One lottery ticket here and there won't hurt anyone, but too many people are buying too many tickets. It's a massive and destructive industry, and with many states now facing serious budget crises, we're likely to soon see more lotteries instead of fewer of them. Too bad.
When lottery jackpots get gargantuan, lottery organizers get excited. Convenience store owners get excited. And people across the nation get excited, too, dreaming of early retirement. There's a much more reliable way to retire early, though.
Consider Abner, who spends $50 per month on the lottery. That's $600 per year. If that money were invested and grew at the stock market's 11% average annual growth rate, it would become more than $100,000 after 30 years (and some $350,000 after 40 years!). That's just the average return of the stock market. Fools who carefully select individual companies to invest in should be able to beat that.
But Abner is buying lottery tickets. Lotteries typically pay back 50 cents for every dollar bet. On average, if Abner plays $50 every month, he'll lose half of his investment the first month, leaving him with $25. The following month he'll try again, and again lose half. After 40 years, having poured $24,000 into the lottery, the typical player, on average, will have just $12,000 left.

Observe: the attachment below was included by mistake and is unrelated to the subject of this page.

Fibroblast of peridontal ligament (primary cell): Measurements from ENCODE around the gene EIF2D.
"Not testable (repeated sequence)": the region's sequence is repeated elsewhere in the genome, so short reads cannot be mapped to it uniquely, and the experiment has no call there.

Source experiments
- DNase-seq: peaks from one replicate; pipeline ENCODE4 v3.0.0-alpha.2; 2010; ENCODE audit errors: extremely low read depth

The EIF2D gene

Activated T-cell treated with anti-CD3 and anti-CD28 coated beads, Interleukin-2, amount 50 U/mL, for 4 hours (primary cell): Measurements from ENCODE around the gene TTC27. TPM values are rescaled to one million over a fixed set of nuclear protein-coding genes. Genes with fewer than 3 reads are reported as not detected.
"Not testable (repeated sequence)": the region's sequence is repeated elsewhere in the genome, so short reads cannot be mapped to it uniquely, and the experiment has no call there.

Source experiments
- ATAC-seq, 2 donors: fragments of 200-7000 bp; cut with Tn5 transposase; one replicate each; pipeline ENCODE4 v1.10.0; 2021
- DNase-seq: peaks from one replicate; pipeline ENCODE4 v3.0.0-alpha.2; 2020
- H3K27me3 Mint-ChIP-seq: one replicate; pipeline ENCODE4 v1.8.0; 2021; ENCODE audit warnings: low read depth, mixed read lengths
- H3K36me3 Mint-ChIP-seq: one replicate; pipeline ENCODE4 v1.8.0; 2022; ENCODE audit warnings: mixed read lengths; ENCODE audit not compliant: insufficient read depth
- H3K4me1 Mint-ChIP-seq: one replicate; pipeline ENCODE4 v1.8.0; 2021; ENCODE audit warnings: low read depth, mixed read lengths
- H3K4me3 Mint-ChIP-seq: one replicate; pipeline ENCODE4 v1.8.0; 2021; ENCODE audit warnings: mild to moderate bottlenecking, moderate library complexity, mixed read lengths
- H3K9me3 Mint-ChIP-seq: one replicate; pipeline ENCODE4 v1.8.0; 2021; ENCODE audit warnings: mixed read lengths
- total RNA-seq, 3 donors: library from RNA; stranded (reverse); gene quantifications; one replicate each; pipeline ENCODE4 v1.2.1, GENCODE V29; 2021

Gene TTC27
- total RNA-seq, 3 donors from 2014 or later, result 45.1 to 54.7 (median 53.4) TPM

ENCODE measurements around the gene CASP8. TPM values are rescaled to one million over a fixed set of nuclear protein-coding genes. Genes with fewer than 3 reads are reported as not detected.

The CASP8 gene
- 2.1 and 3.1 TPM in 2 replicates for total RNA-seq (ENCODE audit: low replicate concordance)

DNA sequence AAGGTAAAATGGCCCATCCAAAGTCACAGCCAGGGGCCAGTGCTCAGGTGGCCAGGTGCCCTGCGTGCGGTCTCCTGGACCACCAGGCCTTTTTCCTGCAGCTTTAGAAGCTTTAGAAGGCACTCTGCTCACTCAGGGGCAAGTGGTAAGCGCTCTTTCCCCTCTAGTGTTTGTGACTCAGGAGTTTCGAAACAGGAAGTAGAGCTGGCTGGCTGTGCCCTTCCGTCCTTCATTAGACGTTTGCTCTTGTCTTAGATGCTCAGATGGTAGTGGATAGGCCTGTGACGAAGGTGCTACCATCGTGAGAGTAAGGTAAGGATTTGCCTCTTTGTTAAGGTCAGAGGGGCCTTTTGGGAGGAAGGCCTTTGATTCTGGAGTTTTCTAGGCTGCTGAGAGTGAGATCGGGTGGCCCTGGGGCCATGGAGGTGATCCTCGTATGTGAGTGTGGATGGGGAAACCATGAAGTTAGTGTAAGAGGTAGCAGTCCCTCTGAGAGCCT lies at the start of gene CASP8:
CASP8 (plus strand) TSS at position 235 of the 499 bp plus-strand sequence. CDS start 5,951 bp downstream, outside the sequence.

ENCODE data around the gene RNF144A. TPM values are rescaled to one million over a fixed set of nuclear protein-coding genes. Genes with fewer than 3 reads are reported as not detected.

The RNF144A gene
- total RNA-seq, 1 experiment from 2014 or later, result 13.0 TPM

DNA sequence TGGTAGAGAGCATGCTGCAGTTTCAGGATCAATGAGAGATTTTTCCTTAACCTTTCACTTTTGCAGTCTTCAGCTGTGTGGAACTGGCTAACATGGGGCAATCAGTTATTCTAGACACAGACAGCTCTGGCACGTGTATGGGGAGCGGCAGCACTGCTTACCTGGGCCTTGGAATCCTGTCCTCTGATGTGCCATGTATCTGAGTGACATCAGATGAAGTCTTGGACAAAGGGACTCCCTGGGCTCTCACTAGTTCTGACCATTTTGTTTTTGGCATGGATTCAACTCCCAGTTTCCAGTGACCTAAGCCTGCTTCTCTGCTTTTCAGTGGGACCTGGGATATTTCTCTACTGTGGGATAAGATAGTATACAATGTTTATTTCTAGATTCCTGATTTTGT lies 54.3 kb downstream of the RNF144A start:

Lottery gamblers are ignoring mathematical realities. They're tens of times more likely to die from flesh-eating bacteria than to win a Powerball jackpot. And, the vast majority of players will lose most of what they wager over the years. They keep playing because the "who knows -- you could be next" message is heavily promoted by our states.
State governments have a higher calling. They'd serve the public better by scaling back or eliminating their lottery advertising. Oddly enough, casinos, which typically take 10 times less from a bet than lotteries do, live with tight advertising regulations.
Foolish investors shouldn't buy lottery tickets, except as very infrequent amusements. Playing Powerball regularly means hurting your chances of methodically becoming wealthy. Long-term investors, not short-term speculators, will retire early.
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